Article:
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U.S. lawmakers tackle the health care law, confirmation of federal judge

Here’s how New Hampshire’s congresswomen voted on major issues in the week ending Friday.

House

DELAY OF 2010 HEALTH LAW: Voting 235 for and 191 against, the House on Thursday passed a Republican bill (HR 2775) on income verification that would delay the Oct. 1 opening of the state-based exchanges at the core of the 2010 health care law. The bill requires further steps by the administration to verify the incomes of low- and middle-income households receiving subsidies such as tax credits to buy insurance in the exchanges. This would be on top of a verification process already in place, in which the Department of Health and Human Services will check applicants’ income claims against tax returns, Social Security data and current payroll records, among other references. The nonpartisan Congressional Budget Office has found the existing verification process to be satisfactory, but critics say it is so loose it invites fraud.

The House and Senate have conducted more than 35 votes on GOP measures to repeal or dismantle Obamacare since it was enacted March 23, 2010. The law is scheduled to take full effect in January.

Rep. Michael Burgess, a Texas Republican, said the bill ensures “taxpayer subsidies are going to individuals who are deserving” of them.

Rep. Jared Polis, a Colorado Democrat, called the bill “a waste of time” because the administration “already has a plan . . . to ensure that no one is able to get health insurance tax credits that they aren’t eligible for.”

A yes vote was to send the bill to the Senate, where it is expected to die.

Voting no: Reps. Carol Shea-Porter and Annie Kuster, both Democrats.

Senate

FEDERAL JUDGE VALERIE CAPRONI: Voting 73 for and 24 against, the Senate on Monday confirmed Valerie Caproni as a federal judge for the Southern District of New York. Caproni, 58, joins the court from her position as deputy general counsel for Northrop Grumman Corp. Caproni was the FBI’s top lawyer between 2003-2011. She drew criticism during Senate debate for her role in the FBI’s issuance of National Security Letters under the USA Patriot Act. In 2007, the Justice Department inspector general faulted the FBI for “widespread and serious misuse” of its National Security Letter authority under Caproni’s watch.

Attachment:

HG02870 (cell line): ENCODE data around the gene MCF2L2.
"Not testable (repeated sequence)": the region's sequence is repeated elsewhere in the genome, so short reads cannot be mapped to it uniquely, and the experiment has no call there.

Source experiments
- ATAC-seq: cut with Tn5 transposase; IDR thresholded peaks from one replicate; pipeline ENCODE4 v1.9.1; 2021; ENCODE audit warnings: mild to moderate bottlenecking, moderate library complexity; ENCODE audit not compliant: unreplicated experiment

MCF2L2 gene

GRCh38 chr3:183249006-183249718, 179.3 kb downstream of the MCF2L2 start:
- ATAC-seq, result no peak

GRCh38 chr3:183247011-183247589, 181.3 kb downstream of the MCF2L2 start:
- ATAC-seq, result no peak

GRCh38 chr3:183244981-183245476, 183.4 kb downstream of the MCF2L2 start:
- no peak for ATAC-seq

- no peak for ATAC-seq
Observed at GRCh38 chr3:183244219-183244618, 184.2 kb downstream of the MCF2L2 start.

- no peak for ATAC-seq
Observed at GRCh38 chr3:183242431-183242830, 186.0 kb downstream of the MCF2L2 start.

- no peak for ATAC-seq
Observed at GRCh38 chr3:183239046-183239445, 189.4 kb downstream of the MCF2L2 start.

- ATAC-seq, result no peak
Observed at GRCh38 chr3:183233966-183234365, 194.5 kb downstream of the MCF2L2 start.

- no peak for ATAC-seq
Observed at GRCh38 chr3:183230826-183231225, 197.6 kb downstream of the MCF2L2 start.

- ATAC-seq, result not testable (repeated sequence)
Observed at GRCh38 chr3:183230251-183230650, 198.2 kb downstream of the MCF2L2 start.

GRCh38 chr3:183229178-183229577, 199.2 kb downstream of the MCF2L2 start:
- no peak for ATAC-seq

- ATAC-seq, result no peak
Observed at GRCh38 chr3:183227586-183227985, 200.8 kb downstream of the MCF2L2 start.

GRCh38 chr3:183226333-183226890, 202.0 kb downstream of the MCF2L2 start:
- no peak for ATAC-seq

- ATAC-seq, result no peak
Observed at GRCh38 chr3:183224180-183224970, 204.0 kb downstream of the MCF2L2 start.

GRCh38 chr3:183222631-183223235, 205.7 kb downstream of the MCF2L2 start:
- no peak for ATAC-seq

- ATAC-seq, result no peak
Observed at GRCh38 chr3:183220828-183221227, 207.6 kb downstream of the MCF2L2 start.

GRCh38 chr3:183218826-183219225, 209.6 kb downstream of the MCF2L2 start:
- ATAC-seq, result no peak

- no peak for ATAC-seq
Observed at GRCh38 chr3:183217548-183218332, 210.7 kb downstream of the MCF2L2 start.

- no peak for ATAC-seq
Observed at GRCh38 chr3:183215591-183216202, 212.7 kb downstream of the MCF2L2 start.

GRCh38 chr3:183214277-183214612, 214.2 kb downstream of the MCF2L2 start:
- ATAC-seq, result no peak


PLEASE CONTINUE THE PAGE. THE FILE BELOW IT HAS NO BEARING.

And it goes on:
National Security Letters compel recipients such as libraries and telecom firms to yield customer records to federal authorities while prohibiting them from ever discussing the letter or challenging it in court. Issued without court orders, these letters request transactional information deemed relevant to terrorism investigations but not the content of records and communications.

Sen. Dick Durbin, an Illinois Democrat, said he would support Caproni only because she agreed to recuse herself from issues she handled as FBI general counsel.

In opposing the nomination, Sen. Charles Grassley, an Iowa Republican, said the Justice Department inspector general criticized the FBI “for its role in the potential abuse” of National Security Letters while Caproni was its top lawyer.

A yes vote was to confirm Caproni.

Voting yes: Sen. Jeanne Shaheen, a Democrat.

Voting no: Sen. Kelly Ayotte, a Republican.

Key votes ahead

This week, the House will debate cuts in food stamp spending and stopgap funding of the government beyond Oct. 1. The Senate will resume debate on a bill to increase energy efficiency throughout the U.S. economy.

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